From the earliest days and throughout the whole of his medical career, Hahnemann paid the great attention to the question of using cold water in cases of illness. This fact needs more emphasis, since the water healing process has fallen into strong disfavor, when Hahnemann appeared and had only a few supporters amongst the physicians of that time.From the “Directions for curing old sores “ in 1784, it can be seen what extensive use he made of the different methods of applying water. In his later life and to the end of his medical career he esteemed very highly the effect of water. In the Sixth edition of the “Organon” he describes it as a valuable “homoeopathic auxiliary remedy’ in the treatment of the sick and convalescent.
Hahnemann never ceased to observe and to test and the later editions of the Organon. It contain a good deal of additional matter embodying his later experience but nothing that conflicts with the essential principles laid down in first editions. Especially he came to develop views concerning the origin of chronic diseases and the best method of treating them homeopathically which modify some of the paragraphs here set forth and added a good deal of fresh material.
“Organon” exhibits a passionate desire for exact and clear statements. Indeed Hahnemann’s desire for clarity leads him into repetition. But throughout it is clear in thought, arduously painstaking and full of conviction yet moderate and argumentative. No unprejudiced person can rise from its perusal without a respect for Hahnemann and to what is true of Organon in this respect.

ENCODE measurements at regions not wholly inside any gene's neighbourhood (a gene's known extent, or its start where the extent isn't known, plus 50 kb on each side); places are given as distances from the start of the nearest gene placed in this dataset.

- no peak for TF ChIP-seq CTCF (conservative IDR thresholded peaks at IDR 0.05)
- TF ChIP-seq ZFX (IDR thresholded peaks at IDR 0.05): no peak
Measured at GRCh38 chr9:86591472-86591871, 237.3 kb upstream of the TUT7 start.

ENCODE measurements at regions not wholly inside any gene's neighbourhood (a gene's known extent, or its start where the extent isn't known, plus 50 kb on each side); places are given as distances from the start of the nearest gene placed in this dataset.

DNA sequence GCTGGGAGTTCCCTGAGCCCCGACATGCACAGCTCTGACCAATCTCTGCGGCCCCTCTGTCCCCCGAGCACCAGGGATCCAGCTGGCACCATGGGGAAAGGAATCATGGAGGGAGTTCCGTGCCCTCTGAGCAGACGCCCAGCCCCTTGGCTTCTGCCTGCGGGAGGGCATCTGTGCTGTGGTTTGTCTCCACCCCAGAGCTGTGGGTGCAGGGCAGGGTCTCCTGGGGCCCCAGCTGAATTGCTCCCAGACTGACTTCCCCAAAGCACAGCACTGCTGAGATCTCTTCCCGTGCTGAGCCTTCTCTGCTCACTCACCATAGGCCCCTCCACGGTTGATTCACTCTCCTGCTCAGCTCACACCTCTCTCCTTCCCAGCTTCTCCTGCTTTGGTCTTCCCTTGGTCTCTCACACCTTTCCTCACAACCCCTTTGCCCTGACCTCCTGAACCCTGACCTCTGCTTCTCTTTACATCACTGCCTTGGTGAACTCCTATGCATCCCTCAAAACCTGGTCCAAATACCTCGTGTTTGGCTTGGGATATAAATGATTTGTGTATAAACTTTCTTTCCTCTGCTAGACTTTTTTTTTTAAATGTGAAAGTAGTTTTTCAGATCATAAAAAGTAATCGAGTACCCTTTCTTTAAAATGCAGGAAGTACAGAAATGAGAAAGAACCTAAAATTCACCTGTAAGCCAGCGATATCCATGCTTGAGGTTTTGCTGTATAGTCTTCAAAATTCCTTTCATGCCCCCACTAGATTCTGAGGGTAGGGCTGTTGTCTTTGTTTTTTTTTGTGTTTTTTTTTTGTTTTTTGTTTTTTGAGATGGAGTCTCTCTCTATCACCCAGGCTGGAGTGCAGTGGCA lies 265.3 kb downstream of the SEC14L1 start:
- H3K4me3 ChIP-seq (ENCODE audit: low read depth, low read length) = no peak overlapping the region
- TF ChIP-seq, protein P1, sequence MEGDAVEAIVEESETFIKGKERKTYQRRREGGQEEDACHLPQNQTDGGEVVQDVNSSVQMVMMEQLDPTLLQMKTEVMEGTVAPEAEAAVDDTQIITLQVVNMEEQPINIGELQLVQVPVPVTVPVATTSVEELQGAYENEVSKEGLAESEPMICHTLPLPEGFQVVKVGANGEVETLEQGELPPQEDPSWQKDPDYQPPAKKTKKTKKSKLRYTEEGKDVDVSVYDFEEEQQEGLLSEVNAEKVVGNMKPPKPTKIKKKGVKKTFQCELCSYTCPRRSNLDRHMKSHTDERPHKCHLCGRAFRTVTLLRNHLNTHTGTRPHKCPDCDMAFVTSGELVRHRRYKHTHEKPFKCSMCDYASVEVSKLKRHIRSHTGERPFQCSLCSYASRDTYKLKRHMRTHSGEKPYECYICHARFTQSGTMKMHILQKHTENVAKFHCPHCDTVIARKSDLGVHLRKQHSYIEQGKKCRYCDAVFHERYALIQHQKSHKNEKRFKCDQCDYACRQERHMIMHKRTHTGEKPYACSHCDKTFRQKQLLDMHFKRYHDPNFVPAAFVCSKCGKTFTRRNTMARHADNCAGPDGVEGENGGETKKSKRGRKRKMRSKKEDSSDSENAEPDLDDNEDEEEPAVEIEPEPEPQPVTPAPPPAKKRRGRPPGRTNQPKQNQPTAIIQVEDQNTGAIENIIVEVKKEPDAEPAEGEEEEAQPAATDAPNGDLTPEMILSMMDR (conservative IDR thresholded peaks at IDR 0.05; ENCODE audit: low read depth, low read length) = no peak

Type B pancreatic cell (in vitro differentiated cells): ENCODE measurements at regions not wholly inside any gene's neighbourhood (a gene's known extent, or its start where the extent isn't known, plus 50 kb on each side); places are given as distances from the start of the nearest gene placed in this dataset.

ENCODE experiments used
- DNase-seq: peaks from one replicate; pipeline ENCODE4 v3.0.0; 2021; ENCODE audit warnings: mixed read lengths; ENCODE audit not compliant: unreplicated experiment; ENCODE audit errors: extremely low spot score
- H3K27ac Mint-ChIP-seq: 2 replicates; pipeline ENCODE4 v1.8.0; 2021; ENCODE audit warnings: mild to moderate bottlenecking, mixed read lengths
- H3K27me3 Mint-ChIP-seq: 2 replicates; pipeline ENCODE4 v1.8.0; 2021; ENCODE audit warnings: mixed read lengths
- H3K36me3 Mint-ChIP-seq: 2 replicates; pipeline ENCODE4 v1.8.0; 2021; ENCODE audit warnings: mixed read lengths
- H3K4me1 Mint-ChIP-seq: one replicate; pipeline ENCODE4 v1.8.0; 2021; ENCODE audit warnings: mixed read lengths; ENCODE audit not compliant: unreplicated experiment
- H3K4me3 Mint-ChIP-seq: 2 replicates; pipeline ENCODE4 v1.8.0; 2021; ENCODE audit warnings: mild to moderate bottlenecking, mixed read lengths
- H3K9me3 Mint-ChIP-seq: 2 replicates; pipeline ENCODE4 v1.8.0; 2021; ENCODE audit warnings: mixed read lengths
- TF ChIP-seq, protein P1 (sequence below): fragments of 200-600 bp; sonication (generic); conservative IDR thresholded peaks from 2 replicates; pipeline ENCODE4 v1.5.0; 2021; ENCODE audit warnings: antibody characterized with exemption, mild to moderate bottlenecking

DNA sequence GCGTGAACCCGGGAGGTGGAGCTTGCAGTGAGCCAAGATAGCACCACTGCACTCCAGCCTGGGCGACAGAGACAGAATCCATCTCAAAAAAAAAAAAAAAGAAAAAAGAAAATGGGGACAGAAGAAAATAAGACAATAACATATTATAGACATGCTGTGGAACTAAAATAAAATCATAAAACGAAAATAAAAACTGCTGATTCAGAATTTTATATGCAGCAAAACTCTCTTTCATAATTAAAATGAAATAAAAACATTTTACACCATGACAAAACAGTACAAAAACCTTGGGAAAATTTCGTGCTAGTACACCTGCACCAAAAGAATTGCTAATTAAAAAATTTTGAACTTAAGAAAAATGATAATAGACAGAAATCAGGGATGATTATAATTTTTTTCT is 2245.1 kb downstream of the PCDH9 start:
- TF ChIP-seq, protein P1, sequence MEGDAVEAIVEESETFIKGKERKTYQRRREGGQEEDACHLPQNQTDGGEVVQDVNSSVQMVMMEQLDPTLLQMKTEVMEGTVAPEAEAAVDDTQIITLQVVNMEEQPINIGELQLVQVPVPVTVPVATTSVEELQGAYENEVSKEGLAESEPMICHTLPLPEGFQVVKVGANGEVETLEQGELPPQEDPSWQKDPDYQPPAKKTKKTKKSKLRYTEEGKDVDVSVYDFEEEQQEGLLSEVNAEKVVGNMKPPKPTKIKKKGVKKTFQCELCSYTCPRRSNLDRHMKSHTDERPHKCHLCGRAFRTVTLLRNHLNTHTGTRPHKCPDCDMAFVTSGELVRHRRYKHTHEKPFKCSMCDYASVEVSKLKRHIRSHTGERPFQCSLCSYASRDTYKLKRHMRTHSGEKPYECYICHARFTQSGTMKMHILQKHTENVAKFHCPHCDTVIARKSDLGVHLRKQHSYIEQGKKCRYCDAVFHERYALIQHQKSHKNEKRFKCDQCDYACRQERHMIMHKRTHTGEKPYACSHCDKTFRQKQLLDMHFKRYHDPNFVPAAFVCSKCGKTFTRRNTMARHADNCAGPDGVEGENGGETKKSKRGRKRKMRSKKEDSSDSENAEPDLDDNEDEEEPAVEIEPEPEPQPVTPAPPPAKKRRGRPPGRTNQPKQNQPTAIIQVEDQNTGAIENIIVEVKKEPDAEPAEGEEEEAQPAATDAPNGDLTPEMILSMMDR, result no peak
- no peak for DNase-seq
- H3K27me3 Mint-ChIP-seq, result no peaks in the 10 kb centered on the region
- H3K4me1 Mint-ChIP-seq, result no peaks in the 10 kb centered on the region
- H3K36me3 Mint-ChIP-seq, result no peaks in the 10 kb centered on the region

Although, in Organon, the fundamental principles appear to have been laid out with an exhortative epistemological rigor in 294 aphorisms (in 5 edition), homoeopaths themselves always an independent lot – have come to this door from as many different directions as there are homoeopaths. This is intrinsic to the art of medicine. Every homoeopath brings varieties and irregularities of real-life and actual clinical situations in individual capacities that would be impossible to impose or teach them in a general way. Every homoeopath, every day thus adds many more aphorisms to the pageless book of homoeopathy of course not in the sense of amended theory but of added experience.
In his ‘Essay on a new Principle for Ascertaining the Curative Powers of Drugs. .‘, he had merely shown the external framework, or the corner stone of his convictions. In his Fragmenta de viribus ….‘, he had collated a number of experimental provings of medicines. In his ‘Medicine of Experience’ and in the smaller and larger other treatises he had carried his investigations further. But in the ‘ Organon’, his methodically constructed work on ‘rational healing’ or on the ‘healing art’ in general; he brought all this to completion.
The Organon may in time be widely recognized as one of the most important books in the entire history of medicine because it introduces in the long story of man’s struggle against disease, a successful system of medicinal therapy that contrasts radically with everything previously taught and practiced.